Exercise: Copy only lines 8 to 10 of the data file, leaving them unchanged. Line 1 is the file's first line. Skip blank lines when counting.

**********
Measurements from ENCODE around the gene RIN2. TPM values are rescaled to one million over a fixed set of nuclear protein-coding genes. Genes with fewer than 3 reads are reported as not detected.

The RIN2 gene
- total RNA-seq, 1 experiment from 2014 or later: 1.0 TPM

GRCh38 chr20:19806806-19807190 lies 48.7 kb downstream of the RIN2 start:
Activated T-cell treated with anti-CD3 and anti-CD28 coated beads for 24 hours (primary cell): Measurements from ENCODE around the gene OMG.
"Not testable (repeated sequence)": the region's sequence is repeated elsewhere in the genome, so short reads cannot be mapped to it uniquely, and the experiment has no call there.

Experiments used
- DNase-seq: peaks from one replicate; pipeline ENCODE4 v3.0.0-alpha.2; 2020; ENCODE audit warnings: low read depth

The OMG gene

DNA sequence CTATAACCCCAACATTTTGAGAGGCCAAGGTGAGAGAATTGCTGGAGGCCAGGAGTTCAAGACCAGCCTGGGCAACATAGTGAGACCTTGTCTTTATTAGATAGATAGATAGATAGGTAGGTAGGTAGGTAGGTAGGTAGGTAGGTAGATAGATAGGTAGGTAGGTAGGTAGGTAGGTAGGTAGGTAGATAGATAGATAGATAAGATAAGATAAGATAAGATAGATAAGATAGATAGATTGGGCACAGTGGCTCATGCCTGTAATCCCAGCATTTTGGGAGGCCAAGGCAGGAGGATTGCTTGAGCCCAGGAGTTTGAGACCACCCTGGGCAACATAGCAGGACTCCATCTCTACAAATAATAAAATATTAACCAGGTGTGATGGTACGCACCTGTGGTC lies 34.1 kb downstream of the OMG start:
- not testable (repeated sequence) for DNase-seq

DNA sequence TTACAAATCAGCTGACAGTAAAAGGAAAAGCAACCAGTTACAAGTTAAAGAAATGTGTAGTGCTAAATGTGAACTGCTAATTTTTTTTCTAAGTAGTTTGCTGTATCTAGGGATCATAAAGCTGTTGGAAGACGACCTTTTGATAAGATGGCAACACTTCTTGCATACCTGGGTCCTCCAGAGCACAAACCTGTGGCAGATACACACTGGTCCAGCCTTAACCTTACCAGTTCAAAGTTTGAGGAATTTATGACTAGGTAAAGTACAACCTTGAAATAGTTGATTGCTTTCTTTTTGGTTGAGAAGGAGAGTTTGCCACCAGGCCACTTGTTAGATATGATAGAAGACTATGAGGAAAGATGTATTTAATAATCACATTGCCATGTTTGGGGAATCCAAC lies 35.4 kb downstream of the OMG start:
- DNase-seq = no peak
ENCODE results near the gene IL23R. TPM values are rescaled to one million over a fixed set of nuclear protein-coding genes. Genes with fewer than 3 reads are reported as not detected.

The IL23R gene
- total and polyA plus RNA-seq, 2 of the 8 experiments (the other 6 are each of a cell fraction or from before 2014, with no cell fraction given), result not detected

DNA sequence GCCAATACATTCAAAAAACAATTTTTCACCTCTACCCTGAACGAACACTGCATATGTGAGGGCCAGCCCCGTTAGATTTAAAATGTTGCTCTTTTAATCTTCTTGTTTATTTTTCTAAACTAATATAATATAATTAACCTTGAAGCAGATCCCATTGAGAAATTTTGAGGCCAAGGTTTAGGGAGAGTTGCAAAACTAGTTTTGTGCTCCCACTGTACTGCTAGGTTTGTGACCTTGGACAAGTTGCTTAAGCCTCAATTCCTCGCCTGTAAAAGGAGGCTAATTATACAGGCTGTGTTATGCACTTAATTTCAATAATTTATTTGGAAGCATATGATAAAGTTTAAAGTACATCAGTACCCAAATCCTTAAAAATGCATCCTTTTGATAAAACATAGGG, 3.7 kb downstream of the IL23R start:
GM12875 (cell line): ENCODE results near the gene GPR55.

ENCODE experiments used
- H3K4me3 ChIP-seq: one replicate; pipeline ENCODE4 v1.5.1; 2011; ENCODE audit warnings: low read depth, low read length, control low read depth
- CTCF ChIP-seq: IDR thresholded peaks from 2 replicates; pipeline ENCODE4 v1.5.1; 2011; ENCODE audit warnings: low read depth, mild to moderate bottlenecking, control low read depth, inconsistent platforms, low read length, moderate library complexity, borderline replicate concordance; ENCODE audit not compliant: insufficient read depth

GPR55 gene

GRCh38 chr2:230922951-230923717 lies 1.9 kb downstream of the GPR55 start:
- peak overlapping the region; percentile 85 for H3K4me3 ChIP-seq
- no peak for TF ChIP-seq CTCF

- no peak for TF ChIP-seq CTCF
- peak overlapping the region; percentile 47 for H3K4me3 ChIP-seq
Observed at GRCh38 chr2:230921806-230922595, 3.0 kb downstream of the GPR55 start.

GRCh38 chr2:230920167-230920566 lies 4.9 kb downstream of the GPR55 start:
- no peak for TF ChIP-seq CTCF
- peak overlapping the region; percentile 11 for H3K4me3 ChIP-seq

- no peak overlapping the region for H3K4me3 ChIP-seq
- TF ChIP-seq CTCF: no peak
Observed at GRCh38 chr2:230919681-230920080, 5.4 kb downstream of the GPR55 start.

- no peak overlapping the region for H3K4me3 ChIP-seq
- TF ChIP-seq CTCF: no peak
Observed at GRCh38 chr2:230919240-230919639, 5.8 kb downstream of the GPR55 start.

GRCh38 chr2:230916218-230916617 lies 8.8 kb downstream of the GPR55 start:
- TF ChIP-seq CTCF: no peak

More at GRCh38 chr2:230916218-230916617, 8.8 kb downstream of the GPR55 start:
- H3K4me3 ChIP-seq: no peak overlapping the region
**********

- DNase-seq: peaks from one replicate; pipeline ENCODE4 v3.0.0-alpha.2; 2020; ENCODE audit warnings: low read depth

The OMG gene

DNA sequence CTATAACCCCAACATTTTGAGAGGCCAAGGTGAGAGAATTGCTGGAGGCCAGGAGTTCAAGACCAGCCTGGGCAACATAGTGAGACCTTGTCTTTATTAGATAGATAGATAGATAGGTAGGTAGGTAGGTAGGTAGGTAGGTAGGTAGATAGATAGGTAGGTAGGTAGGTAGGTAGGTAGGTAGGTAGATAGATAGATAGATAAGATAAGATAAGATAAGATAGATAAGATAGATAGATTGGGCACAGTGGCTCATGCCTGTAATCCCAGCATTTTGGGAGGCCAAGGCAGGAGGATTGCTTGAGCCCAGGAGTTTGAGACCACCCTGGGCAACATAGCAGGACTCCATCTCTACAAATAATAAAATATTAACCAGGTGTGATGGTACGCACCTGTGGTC lies 34.1 kb downstream of the OMG start: